Due to the rather loose criteria contained in this definition (as discussed in the first section), almost everyone could establish a national council, regardless of ethnic affiliation. One can see that neither the Constitution nor the law on national councils contains limits in this regard.

With the adoption of the Constitution of Serbia in 2006, the right to elect national councils has become a fundamental minority right (as the Constitution puts it: a collective right).[31] However, the Law on national councils of national minorities was adopted only in 2009 after long-lasting political debates concerning its content, both in the Serbian parliament and in the public sphere. This law has an extraordinary importance in the development of the national minority protection regime in Serbia, for several reasons. First, it has clarified to a great extent the competences of the national minority councils in the fields of education, public information, culture and official use of minority language, including their competences in institution management. Second, the law has created the possibility of direct elections by providing for the creation of special electoral rolls, Third, for the first time national minority councils have become beneficiaries of public finances in accordance with a formula which grants a more or less secure and constant basis for the distribution of resources among national minority councils, taking into account their size, activity and institutional development (see in greater detail in section 7).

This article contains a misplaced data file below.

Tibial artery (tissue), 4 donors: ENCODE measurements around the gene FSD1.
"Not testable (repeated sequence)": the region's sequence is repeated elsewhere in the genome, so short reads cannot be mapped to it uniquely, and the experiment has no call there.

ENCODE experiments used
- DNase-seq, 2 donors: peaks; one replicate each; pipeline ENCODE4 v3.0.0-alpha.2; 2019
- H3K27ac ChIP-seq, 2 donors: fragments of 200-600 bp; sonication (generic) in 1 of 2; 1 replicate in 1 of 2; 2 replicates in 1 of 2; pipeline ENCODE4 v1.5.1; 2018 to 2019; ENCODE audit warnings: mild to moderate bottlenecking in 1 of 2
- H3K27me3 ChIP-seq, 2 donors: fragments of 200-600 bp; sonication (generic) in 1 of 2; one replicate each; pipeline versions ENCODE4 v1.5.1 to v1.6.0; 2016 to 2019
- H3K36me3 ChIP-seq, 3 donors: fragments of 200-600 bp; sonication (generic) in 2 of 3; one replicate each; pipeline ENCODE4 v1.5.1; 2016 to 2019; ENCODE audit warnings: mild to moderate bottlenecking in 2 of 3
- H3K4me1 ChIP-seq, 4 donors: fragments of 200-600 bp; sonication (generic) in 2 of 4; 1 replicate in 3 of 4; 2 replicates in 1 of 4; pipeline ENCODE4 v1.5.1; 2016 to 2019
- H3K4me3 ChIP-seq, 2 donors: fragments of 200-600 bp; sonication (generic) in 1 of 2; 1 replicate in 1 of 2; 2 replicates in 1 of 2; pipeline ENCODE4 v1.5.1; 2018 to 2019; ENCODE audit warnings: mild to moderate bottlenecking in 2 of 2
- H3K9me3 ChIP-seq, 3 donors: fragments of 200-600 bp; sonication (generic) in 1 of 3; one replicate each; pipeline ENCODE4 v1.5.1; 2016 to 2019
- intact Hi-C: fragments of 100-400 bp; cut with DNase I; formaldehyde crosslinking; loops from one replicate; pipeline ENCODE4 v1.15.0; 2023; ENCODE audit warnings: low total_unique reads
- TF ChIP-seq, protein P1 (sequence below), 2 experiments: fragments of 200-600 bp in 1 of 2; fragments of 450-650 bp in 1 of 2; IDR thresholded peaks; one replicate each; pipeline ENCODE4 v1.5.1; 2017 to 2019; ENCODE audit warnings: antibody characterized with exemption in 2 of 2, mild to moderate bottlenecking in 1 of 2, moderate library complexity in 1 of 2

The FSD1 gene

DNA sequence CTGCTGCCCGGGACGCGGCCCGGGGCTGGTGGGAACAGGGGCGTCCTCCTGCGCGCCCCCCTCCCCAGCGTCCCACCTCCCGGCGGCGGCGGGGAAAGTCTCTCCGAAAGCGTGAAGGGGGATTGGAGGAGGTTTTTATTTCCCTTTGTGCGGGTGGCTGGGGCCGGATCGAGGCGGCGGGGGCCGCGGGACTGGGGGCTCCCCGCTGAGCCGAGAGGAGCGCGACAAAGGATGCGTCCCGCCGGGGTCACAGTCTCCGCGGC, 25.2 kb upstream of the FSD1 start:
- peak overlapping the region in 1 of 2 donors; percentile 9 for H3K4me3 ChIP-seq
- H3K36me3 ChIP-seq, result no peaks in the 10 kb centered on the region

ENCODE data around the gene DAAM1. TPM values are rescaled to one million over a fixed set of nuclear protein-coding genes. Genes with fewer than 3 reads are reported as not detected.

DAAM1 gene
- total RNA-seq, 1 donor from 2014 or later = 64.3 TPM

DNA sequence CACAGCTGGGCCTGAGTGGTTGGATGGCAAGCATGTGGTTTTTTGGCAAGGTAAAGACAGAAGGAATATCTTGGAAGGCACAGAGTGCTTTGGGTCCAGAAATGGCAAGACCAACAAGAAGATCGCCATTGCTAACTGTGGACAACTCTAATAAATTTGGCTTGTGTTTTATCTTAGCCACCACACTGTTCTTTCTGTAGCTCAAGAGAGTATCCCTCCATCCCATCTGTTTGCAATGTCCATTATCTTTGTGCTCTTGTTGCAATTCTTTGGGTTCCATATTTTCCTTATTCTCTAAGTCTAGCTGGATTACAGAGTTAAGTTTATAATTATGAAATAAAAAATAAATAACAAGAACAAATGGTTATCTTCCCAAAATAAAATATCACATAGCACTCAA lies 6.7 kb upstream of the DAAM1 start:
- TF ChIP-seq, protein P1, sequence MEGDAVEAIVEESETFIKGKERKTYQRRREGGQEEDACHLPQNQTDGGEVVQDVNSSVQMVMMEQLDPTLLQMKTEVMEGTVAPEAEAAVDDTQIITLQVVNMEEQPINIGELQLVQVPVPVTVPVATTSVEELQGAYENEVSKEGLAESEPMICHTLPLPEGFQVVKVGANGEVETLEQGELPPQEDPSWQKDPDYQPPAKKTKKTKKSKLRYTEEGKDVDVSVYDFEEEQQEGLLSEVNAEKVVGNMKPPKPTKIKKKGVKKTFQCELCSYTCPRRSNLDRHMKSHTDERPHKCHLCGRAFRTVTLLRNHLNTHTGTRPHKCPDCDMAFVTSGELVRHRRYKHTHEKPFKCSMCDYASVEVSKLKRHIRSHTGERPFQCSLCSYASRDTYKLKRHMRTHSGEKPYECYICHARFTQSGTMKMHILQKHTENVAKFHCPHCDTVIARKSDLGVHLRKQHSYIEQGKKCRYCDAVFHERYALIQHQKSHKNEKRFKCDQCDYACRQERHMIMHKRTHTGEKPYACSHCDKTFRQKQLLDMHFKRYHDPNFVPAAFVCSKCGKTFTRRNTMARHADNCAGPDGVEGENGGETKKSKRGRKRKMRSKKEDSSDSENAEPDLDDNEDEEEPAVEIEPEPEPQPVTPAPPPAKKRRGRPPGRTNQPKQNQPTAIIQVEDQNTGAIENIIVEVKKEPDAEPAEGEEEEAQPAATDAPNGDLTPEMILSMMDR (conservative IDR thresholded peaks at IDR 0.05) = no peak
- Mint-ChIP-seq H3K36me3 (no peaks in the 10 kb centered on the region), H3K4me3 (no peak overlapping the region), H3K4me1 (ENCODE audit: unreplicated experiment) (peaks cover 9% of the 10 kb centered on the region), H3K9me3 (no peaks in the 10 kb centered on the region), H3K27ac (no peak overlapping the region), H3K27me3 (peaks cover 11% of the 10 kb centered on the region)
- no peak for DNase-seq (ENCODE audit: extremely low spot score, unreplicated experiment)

5. Autonomous Institutions


In Serbia, the national councils of the minorities are established at the national level, each minority may establish a single council. The law does not restrict the creation of local branches (for example for consultation with members of the respective national minority in a particular locality) but these branches or their location does not have any legal relevance.

The number of members of a national minority council depends on the size of the respective national minority; it varies between 15 (if there are less than 10,000 members of the minority or if no data is available about size) and 35 (for minorities with more than 100,000 members).[32] The precise number of members of each minority national council is reported in Table 2.

Table 2. The number of members of national minority councils (2014)[33]

The national minority council
Number of members
National Council of the Albanian National Minority15
National Council of the Ashkali National Minority15
National Council of the Bosniak National Minority35
National Council of the Bulgarian National Minority19
National Council of the Bunjevac National Minority19
National Council of the Croat National Minority29
National Council of the Czech National Minority15
National Council of the Egyptian National Minority 15
National Council of the German National Minority15
National Council of the Greek National Minority15
National Council of the Hungarian National Minority35
National Council of the Macedonian National Minority23
National Council of the Montenegrin National Minority23
National Council of the Roma National Minority35
National Council of the Romanian National Minority23
National Council of the Ruthenian National Minority19
National Council of the Slovak National Minority29
National Council of the Slovene National Minority15
National Council of the Ukrainian National Minority15
National Council of the Vlach National Minority23